he is an orthopedic surgeon practicing in Waterloo, Iowa.  The 
 
         doctor reported that his first contact with claimant was November 
 
         18, 1982 at which time he took a history from and examined 
 
         claimant.  Based upon that history and examination Dr. Crouse 
 
         diagnosed claimant's condition as a sprain of the 
 
         acromioclavicular joint with disruption of the cartilage in the 
 
         joint and cystic changes in the joint.  He causally related 
 
         claimant's condition to his injury of September 1981.  Dr. Crouse 
 
         believed it would be necessary to excise this distal portion of 
 
         claimant's clavicle, to relieve the shoulder problem.
 
         
 
              Dr. Crouse  said he next saw claimant on September 8, 1983.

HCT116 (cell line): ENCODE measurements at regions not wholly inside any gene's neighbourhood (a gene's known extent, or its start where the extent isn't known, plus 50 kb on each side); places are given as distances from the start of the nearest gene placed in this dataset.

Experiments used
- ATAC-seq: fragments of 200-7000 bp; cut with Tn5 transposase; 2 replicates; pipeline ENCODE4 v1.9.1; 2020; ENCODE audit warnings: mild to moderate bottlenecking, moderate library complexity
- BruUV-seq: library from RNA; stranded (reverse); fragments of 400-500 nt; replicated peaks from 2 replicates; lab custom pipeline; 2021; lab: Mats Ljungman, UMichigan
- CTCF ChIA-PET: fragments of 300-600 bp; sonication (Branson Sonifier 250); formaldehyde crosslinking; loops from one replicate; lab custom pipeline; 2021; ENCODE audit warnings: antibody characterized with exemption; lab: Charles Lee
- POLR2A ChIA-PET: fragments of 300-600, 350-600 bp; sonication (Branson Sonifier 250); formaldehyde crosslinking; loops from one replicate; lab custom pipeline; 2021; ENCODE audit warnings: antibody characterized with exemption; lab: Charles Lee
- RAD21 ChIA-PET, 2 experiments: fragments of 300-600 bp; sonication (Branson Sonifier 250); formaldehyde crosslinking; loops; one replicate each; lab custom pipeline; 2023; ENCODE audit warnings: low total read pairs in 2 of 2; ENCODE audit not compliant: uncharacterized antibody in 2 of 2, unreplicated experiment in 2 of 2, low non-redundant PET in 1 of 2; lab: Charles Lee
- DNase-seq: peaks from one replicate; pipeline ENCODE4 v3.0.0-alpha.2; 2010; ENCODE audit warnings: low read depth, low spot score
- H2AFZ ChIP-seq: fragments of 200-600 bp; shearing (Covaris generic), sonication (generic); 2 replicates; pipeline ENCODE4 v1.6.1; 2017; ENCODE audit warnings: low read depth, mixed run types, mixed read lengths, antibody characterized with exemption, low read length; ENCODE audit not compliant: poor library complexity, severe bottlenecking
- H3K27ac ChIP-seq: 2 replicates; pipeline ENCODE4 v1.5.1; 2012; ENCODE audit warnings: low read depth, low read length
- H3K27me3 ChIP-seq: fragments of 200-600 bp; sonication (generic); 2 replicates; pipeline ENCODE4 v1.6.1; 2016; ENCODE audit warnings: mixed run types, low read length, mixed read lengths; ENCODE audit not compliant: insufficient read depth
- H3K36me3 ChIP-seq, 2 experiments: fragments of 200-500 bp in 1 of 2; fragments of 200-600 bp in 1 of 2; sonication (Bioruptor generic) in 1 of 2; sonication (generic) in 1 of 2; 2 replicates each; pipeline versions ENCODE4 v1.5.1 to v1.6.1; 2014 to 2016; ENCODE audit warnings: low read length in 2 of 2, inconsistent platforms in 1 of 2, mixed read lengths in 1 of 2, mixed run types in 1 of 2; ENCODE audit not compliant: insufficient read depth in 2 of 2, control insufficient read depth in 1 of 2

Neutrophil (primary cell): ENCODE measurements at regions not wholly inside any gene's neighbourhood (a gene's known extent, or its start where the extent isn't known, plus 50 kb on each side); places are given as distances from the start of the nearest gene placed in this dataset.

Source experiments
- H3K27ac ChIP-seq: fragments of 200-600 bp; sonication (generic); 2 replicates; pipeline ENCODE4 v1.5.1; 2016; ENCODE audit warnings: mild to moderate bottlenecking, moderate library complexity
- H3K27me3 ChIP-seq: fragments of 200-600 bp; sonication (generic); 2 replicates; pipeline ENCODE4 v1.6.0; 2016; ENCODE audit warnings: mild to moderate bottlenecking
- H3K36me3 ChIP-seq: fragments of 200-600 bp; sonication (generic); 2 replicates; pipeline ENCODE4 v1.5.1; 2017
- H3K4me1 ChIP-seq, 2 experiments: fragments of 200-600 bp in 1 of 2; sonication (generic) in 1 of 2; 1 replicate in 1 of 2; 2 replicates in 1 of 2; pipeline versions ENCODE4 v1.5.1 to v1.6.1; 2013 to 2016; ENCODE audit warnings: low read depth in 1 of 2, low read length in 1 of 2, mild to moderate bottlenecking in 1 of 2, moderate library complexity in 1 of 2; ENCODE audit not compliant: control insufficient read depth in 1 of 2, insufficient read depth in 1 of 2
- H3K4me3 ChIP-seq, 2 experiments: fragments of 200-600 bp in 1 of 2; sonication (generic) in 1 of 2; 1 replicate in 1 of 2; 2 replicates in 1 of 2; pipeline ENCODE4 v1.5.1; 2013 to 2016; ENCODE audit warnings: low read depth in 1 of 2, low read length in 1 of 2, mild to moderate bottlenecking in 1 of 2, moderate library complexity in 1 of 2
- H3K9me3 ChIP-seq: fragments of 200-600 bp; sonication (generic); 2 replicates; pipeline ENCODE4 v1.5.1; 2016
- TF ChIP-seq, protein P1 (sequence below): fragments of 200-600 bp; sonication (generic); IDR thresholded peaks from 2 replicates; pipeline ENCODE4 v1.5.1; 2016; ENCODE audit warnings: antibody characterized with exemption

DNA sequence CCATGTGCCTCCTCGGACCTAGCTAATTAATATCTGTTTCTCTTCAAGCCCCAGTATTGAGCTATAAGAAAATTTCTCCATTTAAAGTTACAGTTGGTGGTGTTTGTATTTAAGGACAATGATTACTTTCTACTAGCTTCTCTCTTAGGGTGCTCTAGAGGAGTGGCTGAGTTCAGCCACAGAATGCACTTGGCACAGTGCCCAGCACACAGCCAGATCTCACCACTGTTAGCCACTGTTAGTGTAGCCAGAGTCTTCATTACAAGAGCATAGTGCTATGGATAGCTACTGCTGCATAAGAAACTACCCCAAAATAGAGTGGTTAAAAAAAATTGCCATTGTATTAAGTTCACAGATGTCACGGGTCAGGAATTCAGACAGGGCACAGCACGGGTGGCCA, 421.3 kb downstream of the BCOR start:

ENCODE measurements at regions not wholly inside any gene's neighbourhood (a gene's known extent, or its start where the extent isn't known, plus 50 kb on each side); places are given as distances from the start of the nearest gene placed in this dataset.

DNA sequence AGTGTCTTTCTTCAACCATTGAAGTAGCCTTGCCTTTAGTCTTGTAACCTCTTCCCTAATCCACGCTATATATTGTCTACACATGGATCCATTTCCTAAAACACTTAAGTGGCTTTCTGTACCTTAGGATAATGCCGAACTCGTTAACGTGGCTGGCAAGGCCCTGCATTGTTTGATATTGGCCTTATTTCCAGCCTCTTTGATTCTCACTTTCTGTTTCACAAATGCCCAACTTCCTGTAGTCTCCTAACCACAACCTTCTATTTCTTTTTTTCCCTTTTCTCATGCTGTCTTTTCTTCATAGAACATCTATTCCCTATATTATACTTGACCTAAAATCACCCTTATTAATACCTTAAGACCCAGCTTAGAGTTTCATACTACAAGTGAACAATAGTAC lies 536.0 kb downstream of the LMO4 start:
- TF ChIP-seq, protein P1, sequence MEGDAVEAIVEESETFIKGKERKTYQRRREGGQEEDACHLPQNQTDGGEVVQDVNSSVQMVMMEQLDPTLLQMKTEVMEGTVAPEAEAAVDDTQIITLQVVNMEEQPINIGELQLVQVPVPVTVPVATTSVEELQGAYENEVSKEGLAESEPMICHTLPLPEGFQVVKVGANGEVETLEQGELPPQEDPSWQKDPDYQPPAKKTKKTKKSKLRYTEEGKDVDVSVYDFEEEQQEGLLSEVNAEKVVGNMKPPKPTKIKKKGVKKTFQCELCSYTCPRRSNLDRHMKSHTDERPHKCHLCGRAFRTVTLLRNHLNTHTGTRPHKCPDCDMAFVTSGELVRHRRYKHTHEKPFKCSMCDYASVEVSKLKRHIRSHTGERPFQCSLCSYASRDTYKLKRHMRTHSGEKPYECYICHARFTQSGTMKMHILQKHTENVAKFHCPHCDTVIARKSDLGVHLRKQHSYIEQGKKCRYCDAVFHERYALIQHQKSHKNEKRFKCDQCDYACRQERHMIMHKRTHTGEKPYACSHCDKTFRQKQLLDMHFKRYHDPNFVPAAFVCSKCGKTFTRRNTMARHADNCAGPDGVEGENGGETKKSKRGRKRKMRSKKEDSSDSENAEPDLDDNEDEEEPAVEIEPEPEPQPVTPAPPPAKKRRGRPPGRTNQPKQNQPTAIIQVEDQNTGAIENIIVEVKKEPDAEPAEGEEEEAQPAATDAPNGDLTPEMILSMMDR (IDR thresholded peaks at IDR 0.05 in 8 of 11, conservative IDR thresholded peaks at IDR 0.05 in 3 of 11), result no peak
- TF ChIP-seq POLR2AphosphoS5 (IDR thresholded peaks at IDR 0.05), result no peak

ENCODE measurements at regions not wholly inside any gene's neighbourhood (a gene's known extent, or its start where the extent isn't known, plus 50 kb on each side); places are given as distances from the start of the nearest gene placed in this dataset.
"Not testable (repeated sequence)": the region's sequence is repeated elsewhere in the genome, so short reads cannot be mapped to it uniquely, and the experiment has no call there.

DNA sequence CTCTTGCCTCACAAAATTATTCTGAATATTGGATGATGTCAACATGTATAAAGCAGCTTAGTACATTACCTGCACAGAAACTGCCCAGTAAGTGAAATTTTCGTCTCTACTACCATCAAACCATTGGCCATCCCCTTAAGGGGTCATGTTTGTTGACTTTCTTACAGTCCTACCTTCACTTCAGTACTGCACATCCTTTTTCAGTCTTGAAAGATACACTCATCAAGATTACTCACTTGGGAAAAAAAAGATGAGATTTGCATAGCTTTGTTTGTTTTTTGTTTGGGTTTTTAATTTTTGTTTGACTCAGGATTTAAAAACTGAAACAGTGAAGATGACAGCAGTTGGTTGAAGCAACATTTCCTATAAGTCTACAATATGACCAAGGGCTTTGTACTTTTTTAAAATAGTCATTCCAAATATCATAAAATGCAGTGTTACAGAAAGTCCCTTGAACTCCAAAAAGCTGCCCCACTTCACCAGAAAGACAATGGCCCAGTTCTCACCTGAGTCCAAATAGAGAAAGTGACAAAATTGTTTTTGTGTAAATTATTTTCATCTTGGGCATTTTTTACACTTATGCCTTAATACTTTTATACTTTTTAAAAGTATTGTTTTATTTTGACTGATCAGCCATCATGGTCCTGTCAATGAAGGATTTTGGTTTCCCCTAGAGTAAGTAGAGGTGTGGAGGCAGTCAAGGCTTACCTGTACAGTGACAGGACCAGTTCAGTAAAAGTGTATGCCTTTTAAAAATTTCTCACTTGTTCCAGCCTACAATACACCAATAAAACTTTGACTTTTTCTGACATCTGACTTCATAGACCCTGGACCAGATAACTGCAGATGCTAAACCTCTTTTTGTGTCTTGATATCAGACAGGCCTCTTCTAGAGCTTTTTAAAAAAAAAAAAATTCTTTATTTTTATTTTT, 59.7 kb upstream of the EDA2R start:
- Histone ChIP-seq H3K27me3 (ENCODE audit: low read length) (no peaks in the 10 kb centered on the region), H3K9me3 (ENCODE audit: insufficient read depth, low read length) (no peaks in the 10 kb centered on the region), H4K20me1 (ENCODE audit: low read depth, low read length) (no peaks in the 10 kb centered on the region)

The purpose of  this visit was further consideration of shoulder 
 
         surgery which was performed October 24, 1983.  Dr. Crouse stated 
 
         that based upon claimant's statement that he could not work and 
 
         job description, it was his opinion that claimant could not do 
 
         many of his job activities between November 1982 and October 
 
         1983.
 
         
 
              Dr. Crouse went on to testify about his follow-up care of 
 
         claimant through the fall of 1983 and spring and summer of 1984. 
 
          He said that on March 22, 1984 claimant was doing quite well 
 
         although he would have a lot of soreness in his shoulder with 
 
         lifting activity.  When claimant was seen on June 26, 1984, Dr. 
 
         Crouse diagnosed chronic impingement of the subacromial space 
 
         which he related to the injury of September 1981.  Dr. Crouse